• Matt, thank you for chiming in. You cannot be “proven wrong” on this because the tease of “Real Me” that Trey plays is not a musical quote, it’s a tease. He doesn’t “exactly” match “Real Me” — he teases it. And you’re right about Townsend’s riffs and the fact that what Trey plays is akin to a Townsend-esque or “Townsendian” lick or riff, no question about that. But in the context of 10/31/95 and Quadrophenia, it seems clear that Trey willfully teases “Real Me” in this YEM rather than the device that Townsend often employed. At the very least it seems you agree that Trey teases Townsend (lol) here. Also what other Quadrophenia song (other than “Real Me”) could Trey possibly be teasing with those riffs? It’s only “Real Me” imo. $0.02.

      • Lovely to hear back from you guys… I love the podcast!

        Having listened back again (and again), I think I agree with Charlie. The chords being played are: I, bIII, bVII, and IV in the key of G major. If they were played in C major, it would be the chorus progression from “The Real Me”. I still have a minor reservation due to the syncopation Trey employs (the bIII, bVII and IV chords all fall “off the beat,” as it were), but I suppose that I’m merely being pedantic. The similarities to “The Real Me” are unquestionable.

        On a personal note, it’s wonderful to be able to engage in these kinds of conversations with people who are so well known in the Phish community. Charlie, I’ve been reading your reviews for years, and I always felt like an outsider reading the case notes of a pro. It’s a lot of fun to take part. I think I’ll try to take a more active role on some of the message boards henceforth!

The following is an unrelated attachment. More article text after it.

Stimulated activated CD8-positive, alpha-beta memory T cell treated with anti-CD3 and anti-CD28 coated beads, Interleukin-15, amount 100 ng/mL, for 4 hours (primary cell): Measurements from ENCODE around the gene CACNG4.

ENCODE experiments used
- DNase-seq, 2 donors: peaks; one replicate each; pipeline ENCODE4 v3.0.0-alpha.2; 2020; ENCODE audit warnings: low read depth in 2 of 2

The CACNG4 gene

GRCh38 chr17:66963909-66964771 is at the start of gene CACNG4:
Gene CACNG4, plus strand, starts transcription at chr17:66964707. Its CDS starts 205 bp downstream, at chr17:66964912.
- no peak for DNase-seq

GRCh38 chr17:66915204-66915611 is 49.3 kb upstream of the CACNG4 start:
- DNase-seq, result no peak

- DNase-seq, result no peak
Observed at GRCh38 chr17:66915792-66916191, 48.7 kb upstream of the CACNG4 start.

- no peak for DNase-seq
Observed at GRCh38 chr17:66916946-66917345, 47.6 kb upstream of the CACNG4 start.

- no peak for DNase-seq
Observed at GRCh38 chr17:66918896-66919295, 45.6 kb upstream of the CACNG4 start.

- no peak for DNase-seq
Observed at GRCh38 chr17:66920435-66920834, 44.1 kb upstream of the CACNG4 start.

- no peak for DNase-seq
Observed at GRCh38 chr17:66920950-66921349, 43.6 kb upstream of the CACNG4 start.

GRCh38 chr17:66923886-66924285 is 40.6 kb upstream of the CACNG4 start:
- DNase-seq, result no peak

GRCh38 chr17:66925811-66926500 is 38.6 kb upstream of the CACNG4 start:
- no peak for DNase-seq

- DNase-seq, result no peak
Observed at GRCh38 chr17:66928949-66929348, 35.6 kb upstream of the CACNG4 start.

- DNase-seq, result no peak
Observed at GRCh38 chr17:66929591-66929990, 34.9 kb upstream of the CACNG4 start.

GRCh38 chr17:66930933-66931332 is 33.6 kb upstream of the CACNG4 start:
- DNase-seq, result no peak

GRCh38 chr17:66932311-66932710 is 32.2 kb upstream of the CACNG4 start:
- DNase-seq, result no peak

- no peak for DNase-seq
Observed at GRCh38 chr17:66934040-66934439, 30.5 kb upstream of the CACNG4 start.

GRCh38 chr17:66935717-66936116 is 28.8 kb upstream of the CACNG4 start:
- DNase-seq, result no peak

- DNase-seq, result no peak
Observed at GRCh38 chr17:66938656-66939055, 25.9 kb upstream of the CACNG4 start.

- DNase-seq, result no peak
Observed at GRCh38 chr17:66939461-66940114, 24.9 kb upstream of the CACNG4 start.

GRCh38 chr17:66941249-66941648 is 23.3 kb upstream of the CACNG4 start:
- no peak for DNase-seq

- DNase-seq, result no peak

• Matt, please participate more on message boards. There are many out there. Phish.net forum, PT, Miner’s PhishThoughts forum as well of course…

        There is a lot of argument over “teases” whenever the tease in question is anything but a perfect musical quote of a song’s theme or melody (same key, same rhythm/syncopation, etc). Everyone except for the Most Deaf can hear musical quotes, of course. There’s no debate from reasonable people with ears in such circumstances. But “teases” necessarily are not as obvious, given that a band member (usually Trey) might “tease” a song’s melody in an unusual key, or might only perform a few notes of its melody line, etc.

        As someone who played a number of instruments a long time ago, it is somewhat surprising to me that there is a lot of debate over particular teases that seem obvious to me (even though they’re not musical quotes). But that said, I sucked on all of those instruments, which is primarily why I don’t play any today. And I have missed plenty of “teases” over the years, and been schooled about them by others.